​Way beyond barrel price, it’s time to talk innovation

Public opinion, changing technology, changing market access and global supply chains, changing customer demand, the list goes on and on. How is the oil and gas industry doing? The answer depends on who you ask.

No doubt, heading into 2018, Canada is buzzing with innovation, super clusters and the Alberta government’s $1.4B plan to drive innovation in the energy industry and diversify the economy. “When the world thinks about new and better ways to produce energy, we want them to think about Alberta,” said Deron Bilous, Alberta’s minister of economic development and trade in December of 2017.

“In its latest annual outlook, the international Energy Agency (IEA) forecasts global energy demand to increase 30 per cent by 2040. To meet that demand, oil and natural gas consumption will remain robust over the next two decades, rising by 10 and 45 per cent respectively. Renewable energy sources including wind and solar will increase by 400 per cent. Even so, they will only meet six per cent of the world’s energy needs by 2040. By then, we can expect global consumers to still consume as much as 105 million barrels of oil a day— compared to just over 97 million barrels a day now.” (see note 1)

And price? Yes, that too is looking better but we acknowledge that we have to look way beyond barrel price to under­stand the complexities in supply and demand in today’s global market.

Are we finally at an inflection point in the oil and gas industry? Are we thinking and putting into action a sustained focus on innovation and looking toward sustain­ability built on a thriving eco­system? What about the changing of the guard - is the industry fo­cused enough on this?

Firstly, when we think about the industry we need to think about the ‘energy’ industry because oil, gas, supply, production, pipelines, low-carbon, renewables, technology and innovation are intertwined into a mesh of complex interdependency – welcome to the global market. Nothing will transform in a year, but we believe a methodic and consistent transforma­tion is now underway. We’ve talked about industry collaboration and our IBM for Natural Resources Innovation program is a thriving example of this – ibm.com/oil-and-gas.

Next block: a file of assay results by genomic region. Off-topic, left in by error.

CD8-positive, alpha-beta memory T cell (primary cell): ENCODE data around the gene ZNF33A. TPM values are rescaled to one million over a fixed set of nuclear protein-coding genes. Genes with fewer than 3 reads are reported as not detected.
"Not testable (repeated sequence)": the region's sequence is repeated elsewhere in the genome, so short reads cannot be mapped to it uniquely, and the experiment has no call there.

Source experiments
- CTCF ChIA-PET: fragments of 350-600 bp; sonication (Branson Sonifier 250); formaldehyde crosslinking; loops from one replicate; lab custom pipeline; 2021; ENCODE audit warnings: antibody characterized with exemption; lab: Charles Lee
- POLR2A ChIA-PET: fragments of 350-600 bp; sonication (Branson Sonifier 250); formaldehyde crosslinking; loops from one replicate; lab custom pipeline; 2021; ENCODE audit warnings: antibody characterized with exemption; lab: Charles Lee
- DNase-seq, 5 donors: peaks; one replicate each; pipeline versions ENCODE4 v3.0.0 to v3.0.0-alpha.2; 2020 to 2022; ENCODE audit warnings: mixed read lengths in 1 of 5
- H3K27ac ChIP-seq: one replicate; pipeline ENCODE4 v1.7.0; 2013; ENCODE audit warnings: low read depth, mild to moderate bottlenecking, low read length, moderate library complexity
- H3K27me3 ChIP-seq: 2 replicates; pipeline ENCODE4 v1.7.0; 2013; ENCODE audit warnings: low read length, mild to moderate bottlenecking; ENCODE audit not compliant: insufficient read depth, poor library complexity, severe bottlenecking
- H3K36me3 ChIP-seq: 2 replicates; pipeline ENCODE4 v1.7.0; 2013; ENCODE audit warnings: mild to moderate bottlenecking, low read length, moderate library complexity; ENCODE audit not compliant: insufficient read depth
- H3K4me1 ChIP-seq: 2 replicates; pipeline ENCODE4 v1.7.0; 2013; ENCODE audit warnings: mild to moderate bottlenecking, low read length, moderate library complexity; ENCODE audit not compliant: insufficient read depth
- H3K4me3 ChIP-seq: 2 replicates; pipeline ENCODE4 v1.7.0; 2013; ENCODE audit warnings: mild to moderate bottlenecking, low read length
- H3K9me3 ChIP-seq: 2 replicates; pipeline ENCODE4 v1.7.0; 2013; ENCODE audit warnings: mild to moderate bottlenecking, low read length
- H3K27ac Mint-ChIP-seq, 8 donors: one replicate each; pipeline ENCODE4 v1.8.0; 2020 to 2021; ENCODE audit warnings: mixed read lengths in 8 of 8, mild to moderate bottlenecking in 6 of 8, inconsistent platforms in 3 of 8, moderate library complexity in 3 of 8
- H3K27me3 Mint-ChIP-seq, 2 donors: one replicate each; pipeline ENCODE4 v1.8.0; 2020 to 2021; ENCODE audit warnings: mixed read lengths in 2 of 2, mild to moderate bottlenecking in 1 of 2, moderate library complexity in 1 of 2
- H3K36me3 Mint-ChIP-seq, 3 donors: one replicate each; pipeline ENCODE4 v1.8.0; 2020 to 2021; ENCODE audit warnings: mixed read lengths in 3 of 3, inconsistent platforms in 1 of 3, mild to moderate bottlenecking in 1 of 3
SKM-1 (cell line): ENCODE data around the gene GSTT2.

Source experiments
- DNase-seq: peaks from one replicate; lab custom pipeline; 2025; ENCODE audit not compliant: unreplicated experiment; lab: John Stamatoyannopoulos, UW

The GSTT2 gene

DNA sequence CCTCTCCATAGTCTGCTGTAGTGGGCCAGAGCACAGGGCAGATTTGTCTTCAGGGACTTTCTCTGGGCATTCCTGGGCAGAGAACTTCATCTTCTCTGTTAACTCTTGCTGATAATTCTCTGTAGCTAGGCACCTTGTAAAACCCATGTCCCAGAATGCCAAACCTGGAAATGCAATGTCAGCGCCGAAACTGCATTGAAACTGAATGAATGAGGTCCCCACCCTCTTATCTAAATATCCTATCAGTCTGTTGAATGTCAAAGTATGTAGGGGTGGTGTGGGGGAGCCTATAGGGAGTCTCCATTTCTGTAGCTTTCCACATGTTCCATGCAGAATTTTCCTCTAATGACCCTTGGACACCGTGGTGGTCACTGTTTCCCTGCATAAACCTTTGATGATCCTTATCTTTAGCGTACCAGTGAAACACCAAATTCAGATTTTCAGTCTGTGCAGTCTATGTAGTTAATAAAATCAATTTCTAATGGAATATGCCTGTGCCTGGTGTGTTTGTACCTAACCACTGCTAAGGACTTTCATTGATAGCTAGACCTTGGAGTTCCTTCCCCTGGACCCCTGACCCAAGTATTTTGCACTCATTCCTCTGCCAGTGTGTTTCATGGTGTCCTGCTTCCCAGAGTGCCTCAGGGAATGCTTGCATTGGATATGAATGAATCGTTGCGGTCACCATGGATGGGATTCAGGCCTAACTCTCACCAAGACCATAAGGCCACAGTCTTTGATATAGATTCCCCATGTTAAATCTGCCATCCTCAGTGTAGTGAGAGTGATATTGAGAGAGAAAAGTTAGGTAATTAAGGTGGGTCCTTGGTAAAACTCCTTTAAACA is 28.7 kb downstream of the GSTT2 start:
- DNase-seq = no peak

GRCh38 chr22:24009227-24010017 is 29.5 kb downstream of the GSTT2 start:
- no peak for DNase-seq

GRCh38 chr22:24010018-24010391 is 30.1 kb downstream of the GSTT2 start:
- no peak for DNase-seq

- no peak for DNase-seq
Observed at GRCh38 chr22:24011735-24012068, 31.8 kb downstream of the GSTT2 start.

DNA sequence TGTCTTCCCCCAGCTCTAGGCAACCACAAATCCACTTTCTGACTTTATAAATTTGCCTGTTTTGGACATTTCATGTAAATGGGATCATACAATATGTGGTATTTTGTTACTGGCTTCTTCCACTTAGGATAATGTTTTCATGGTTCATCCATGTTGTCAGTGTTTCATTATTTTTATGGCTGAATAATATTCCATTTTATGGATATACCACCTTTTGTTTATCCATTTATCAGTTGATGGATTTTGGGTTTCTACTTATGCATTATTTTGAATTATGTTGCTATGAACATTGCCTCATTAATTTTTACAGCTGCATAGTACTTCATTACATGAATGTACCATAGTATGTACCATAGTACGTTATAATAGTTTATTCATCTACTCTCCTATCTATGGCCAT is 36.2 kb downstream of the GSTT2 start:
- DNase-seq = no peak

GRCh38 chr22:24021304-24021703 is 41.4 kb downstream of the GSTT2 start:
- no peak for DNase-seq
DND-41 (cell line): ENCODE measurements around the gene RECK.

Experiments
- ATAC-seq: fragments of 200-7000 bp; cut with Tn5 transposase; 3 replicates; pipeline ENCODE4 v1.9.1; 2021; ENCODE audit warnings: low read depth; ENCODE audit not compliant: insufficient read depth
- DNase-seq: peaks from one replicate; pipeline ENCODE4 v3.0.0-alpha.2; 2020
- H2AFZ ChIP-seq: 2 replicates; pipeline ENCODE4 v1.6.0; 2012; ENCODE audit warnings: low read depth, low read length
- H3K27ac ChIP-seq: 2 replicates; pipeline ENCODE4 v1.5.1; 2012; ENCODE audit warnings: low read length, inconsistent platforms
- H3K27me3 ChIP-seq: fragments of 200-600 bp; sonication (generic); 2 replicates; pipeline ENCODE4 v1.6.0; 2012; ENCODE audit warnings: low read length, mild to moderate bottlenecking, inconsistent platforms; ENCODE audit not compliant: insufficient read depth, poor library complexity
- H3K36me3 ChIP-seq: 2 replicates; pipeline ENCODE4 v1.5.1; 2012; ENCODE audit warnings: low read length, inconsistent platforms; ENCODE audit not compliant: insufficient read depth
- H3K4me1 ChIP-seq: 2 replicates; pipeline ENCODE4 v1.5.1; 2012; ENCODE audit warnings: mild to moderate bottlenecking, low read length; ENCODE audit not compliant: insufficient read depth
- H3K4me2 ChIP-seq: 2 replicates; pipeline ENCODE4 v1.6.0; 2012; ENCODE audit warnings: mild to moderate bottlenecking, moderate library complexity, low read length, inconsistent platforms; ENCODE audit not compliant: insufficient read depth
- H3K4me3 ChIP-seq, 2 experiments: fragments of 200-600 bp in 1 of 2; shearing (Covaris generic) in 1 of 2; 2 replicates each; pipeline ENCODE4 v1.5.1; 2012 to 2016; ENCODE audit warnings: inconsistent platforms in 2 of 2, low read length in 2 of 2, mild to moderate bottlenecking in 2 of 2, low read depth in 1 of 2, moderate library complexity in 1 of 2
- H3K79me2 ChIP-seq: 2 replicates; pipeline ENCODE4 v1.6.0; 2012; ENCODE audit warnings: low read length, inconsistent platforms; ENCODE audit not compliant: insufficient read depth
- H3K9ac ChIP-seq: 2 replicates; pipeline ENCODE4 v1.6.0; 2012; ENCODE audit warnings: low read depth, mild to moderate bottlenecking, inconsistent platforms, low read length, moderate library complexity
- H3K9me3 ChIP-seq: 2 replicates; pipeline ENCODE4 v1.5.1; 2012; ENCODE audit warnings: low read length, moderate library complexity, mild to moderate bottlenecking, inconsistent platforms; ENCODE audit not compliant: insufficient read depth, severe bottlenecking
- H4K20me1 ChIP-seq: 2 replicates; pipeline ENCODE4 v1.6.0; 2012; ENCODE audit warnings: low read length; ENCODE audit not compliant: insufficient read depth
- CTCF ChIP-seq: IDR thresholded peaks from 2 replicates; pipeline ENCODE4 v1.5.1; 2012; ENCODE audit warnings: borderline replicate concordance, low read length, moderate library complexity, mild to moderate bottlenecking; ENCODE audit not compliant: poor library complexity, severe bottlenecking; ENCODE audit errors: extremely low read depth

Let’s pause to address this critical element in the state of the oil and gas industry as compared to our counterparts in the larger industrial segments. The oil and gas industry is still lagging other industrial segments like aerospace and defense and manufacturing. Canadian manufacturers have long been leaders in pursuing investment in research, transforming new discoveries into advanced products and technologies, and bridging the gap between research and the marketplace. The oil and gas industry needs to accelerate, and quickly. The time horizon between ideation and commercialization for transfor­mative technologies is too long, at eight to ten years that needs to change.

What about the future leaders of tomorrow? They absolutely need to see the industry as innovative, leading-edge and and appealing. The changing of the guard is critical to the success of the industry. Remember the 2017 Superbowl commercial by the American Petroleum institute (API), “This ain’t your daddy’s oil,” which was supposed to portray a modern look at how oil is integrated into the products consumers use today and into the future? Well, it caused a great deal of controversy among millennials and that was a clear indication of who the future leaders of tomorrow will be. As the new natural resource of the twenty-first century, data has the power to transform industries and business models. The rise of the data scientist’s role in the industry moving forward will be critical to transform data into intellectual property (IP) for industry competitive advantage.